# 5.6.4 Calculating Speed

### Calculating Speed

• For objects that are moving with a constant speed, use the equation below to calculate the speed:  • Where:
• v = speed in metres per second (m/s)
• s = distance travelled in metres (m)
• t = time taken in seconds (s)

#### Worked Example

Planes fly at typical speeds of around 250 m/s.

Calculate the distance travelled by a plane moving at this speed for 2 hours.

Step 1: List the known quantities

• Speed, v = 250 m/s
• Time, t = 2 hours

Step 2: Write the relevant equation Step 3: Rearrange for distance travelled, s

s = v × t

Step 4: Convert any units

• The time given in the question is not in standard units
• Convert 2 hours into seconds:

2 hours = 2 × 60 ×60 = 7200 s

Step 5: Substitute in the values for speed and time

s = 250 × 7200 = 1 800 000 m

### Calculating Average Speed

• In some cases, the speed of a moving object is not constant
• For example, the object might be moving faster or slower at certain moments in time (accelerating and decelerating)
• Because its speed is not constant, it is moving with non-uniform motion
• The equation for calculating the average speed for non-uniform motion is: • This can be rearranged with the help of a formula triangle as shown: Average speed, total distance, time formula triangle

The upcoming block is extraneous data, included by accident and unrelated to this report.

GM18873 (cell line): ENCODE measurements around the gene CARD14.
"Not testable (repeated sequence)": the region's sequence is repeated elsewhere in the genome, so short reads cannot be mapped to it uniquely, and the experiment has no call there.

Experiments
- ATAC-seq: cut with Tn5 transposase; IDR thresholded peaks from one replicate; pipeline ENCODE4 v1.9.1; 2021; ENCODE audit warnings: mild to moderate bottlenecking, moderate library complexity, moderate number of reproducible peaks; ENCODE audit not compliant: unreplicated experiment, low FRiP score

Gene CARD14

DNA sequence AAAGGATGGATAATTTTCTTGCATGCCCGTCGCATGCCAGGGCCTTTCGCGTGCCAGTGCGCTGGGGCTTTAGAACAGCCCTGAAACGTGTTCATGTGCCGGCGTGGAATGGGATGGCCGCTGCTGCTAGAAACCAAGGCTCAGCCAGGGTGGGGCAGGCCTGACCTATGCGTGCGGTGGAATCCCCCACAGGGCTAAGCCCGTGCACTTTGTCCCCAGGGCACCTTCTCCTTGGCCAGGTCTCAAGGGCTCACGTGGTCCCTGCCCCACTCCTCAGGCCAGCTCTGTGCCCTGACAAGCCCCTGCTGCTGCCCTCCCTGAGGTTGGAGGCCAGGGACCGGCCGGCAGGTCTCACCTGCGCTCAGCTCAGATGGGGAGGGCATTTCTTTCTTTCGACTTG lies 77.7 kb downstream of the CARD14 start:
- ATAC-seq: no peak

#### Worked Example

Florence Griffith Joyner set the women’s 100 m world record in 1988, with a time of 10.49 s.

Calculate her average speed during the race.

Step 1: List the known quantities

• Distance, s = 100 m
• Time, t = 10.49 s

Step 2: Write the relevant equation

• Sprinters typically speed up out of the blocks up to some maximum speed
• Because Florence’s speed changes over the race, we can calculate her average speed using the equation:

average speed = total distance ÷ time taken

Step 3: Check any unit conversions

• Check that all quantities given in the question are in standard units
• In this example, they are all in standard units

Step 4: Substitute the values for total distance and time

Average speed = 100 ÷ 10.49 = 9.53288… = 9.53 m/s ### Author: Jonathan

Jonathan graduated with a first-class Master's degree in Theoretical Physics from Imperial College London. He has worked in education for more than a decade as a Maths and Physics Teacher, Tutor, Head of Physics, and most recently, as Assistant Headteacher. He is now an Educational Consultant and works with us to design and improve our Physics resources.
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